By Dr. David Lazerson for COLlive.com
After a few months during my very first year of teaching in the public school system in Buffalo, NY, my students got completely used to me uttering some words before and after eating.
In fact, students at Dr. Martin Luther King Jr. Multicultural Institute often asked me to read the blessings on food out loud, as opposed to whispering, and to employ greater concentration.
But I was even more amazed when my class of 10 young teenage boys –all with learning and behavioral disorders– began defending me to fellow students and even to teachers in the school.
Other students in the school, after noticing my head covering, would confront me in the hallways or the playground with the following question: “You a Black Muslim?”
The question always amused me.
It was as if I came across more like a black person than my skin color suggested. In my own high school days they called me the “reverse Oreo” – as in Oreo cookie: White on the outside but black on the inside!
In my new job, I decided to put the “Reverse Oreo” style back in action at this tough school by becoming a Jewish guy that broke through all the negative stereotypes. I pumped weights, played ball with them. And took them on pretty rugged outdoor excursions, including kayaking, hiking, and overnight camping trips.
If one of my students would hear that question about my identity, he’d speak up. “Naw,” he’d say, cocking his chin up in the air and to the side. “Not black Muslim. He’s Jewish!”
The tone in their voices spoke more loudly than their words. In effect, it said, ‘What’cha gonna do about it?’
The day before Thanksgiving vacation, I was escorting my motley crew back to the classroom after we did an extra period of floor hockey in the school gym. As we were walking down the school hallway, the school librarian confronted me.
The two of us were pretty visible in school as she always wore a large cross necklace. Me? Let’s just say I stood out on a few different levels.
First, and surprisingly so, I was one of the few male teachers in the building. Second, was being Caucasian. And thirdly, I came with all the “Moses” trimmings – beard, kippah and my tzitzis hanging at my side. I looked much more like a rabbi ready for a Yeshiva, than a special education teacher in a public school system.
The teacher-librarian and I often had deep discussions about religion and she never let me off the hook. To her credit, she wasn’t interested in the usual small talk. She often said it was her job to “save souls” and for her, perhaps, I represented a serious catch.
Despite our philosophical differences, she had a deep respect for Israel and the Jewish people. Still, she always felt frustrated that I hadn’t accepted her beliefs. As the holiday season approached, she always became more intense. Thanksgiving was no exception, especially since all the winter holiday decorations were up all over Buffalo.
As she saw my class heading down the hallway, she quickly caught up to us and stopped right in front of me and our fairly quiet line came to an abrupt halt.
“Do Jews believe in Thanksgiving?” she asked, then put her hands on her hips as if to say, ‘ahhh, I finally got ya!’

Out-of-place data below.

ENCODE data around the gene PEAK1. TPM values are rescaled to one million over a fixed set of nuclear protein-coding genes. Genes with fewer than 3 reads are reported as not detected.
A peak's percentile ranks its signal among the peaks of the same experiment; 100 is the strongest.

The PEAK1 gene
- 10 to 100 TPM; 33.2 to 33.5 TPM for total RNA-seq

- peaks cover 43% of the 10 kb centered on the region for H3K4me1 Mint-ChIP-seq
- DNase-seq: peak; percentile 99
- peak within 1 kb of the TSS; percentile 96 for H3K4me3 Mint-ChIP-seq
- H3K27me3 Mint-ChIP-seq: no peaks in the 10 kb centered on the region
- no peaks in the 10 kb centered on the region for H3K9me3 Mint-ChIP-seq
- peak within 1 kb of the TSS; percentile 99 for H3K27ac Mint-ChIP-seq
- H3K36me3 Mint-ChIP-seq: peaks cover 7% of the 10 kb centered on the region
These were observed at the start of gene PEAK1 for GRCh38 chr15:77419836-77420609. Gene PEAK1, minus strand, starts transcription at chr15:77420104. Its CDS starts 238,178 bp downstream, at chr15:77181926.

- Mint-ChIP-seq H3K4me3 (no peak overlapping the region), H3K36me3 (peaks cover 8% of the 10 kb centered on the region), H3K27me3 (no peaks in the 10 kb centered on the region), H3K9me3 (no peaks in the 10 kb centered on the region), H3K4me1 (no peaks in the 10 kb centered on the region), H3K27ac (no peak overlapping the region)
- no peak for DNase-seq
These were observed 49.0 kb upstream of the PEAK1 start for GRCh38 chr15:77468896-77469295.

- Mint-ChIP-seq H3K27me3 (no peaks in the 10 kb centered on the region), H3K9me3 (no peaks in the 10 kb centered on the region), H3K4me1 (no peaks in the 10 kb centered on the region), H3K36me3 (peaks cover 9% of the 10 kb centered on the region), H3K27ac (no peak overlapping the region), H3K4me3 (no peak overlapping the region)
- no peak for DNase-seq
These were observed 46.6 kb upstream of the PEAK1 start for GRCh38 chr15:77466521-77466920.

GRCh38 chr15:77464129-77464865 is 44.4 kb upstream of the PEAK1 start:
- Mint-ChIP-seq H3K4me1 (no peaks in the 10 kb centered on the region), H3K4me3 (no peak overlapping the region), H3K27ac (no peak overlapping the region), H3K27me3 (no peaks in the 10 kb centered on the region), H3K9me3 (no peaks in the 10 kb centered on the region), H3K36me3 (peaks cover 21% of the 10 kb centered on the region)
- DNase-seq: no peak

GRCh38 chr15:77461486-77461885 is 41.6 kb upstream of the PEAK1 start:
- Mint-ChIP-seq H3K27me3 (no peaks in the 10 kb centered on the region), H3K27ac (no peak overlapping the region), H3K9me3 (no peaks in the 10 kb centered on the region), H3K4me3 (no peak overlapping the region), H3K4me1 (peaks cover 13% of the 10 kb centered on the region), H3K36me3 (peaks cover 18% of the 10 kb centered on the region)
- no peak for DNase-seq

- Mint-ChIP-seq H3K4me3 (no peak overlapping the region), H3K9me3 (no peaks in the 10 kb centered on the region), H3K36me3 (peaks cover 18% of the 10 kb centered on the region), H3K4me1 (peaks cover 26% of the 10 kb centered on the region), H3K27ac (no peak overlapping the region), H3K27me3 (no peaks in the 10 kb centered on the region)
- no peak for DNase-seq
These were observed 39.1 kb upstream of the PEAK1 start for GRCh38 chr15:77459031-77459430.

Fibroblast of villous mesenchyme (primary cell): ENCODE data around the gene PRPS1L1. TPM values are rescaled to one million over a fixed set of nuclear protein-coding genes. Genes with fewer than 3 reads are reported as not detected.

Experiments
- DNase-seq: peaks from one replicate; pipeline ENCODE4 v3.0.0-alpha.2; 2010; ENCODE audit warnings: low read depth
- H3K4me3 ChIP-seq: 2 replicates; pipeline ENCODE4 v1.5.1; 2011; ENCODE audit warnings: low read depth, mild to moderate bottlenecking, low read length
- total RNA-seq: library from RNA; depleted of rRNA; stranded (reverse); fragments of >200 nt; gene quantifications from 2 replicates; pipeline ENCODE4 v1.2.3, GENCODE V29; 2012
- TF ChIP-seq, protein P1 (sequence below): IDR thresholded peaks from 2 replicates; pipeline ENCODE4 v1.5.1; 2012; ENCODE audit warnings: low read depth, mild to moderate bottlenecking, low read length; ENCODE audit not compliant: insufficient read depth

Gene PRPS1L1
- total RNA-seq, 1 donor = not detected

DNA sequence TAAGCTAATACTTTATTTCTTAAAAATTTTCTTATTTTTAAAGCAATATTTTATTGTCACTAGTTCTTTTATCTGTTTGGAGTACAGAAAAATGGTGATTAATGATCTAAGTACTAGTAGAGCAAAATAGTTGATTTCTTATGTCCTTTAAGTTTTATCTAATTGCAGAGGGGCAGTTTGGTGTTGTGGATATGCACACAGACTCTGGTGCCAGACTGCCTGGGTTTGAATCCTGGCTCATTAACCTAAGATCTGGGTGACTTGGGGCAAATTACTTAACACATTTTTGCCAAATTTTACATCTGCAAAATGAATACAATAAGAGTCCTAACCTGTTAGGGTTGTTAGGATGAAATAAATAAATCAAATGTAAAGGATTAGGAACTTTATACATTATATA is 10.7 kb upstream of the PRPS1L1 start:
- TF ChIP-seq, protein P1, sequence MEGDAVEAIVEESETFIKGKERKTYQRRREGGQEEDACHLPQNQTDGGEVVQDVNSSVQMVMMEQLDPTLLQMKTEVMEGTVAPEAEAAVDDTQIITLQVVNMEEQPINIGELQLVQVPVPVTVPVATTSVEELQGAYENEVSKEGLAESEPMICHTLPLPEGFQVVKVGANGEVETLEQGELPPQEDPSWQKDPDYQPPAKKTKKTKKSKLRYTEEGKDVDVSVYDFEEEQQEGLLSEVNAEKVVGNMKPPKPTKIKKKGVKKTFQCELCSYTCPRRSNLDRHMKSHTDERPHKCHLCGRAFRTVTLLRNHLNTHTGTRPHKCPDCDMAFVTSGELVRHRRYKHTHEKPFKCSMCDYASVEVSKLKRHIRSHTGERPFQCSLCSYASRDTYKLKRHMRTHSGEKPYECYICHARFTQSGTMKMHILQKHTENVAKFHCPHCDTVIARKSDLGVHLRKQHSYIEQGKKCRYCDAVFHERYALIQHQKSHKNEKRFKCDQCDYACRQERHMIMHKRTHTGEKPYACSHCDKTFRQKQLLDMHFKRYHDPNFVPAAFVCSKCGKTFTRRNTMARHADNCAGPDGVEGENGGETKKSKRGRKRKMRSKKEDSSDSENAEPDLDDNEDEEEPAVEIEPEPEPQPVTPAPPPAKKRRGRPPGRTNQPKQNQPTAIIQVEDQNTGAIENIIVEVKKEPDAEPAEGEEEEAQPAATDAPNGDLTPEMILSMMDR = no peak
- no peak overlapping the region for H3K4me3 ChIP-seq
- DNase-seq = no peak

Before I could formulate an appropriate answer, one of my defenders jumped in.
It was none other than Phil. He was one of my toughest students. One of his brothers was a drug dealer and another gifted him a personal gun. Phil lived in a condemned home. He was short in stature, but he never ever backed down from a fight. I saved his life many a time. But for him, he’d rather lose his physical face than lose face.
Phil jumped in between the two of us teachers –the member of the church choir and the rabbi-looking teacher– and looked her straight into the eyes.
“Shoot, everyday is Thanksgiving to Dr. Laz,” he declared. “He says a blessing over everything he eats. Every day! Every time!”
I was flabbergasted. I was about to dig up some deep intellectual response, but it could not have been expressed any better than that.
“Thanks for your answer,” the librarian replied looking down at Phil. “You’re one hundred percent right!”
Without another sound, she quickly turned around and disappeared down the hallway. Like that, the discussion had started and was over. Answer accepted. No need for further elaboration.
Yes, we do indeed believe in Thanksgiving. But more than belief, we practice it. And on a daily basis. It’s time to pause and reflect on the many amazing blessings we have in our lives.
Yes, we all have challenges but my special students throughout the years (36 and just getting warmed up here!) have shown me time and time again that each moment is a gift. That’s why it’s called the “present.” And thus the sense of gratitude goes deeper than food and drink.
We offer thanks to G-d Almighty for each moment we can breathe, walk, talk, sleep and wake, laugh, see the beauty of nature, for our friends and family, and a zillion other things. It seems there’s a blessing for nearly anything and everything we come into contact with throughout the day and throughout the years.
“Wow!” I said out loud, putting an arm around Phil’s shoulders. “I owe you one buddy. Big time.”
Thanksgiving is indeed a 24/7 holiday.
–Dr. David Lazerson, commonly known as Dr. Laz, is an accomplished teacher and musician who has been innovating in education for over 36 years. Dr. Laz uses both assistive technology and the expressive arts with his students who have profound special needs and, in 2008, he was inducted into the National Teachers Hall of Fame.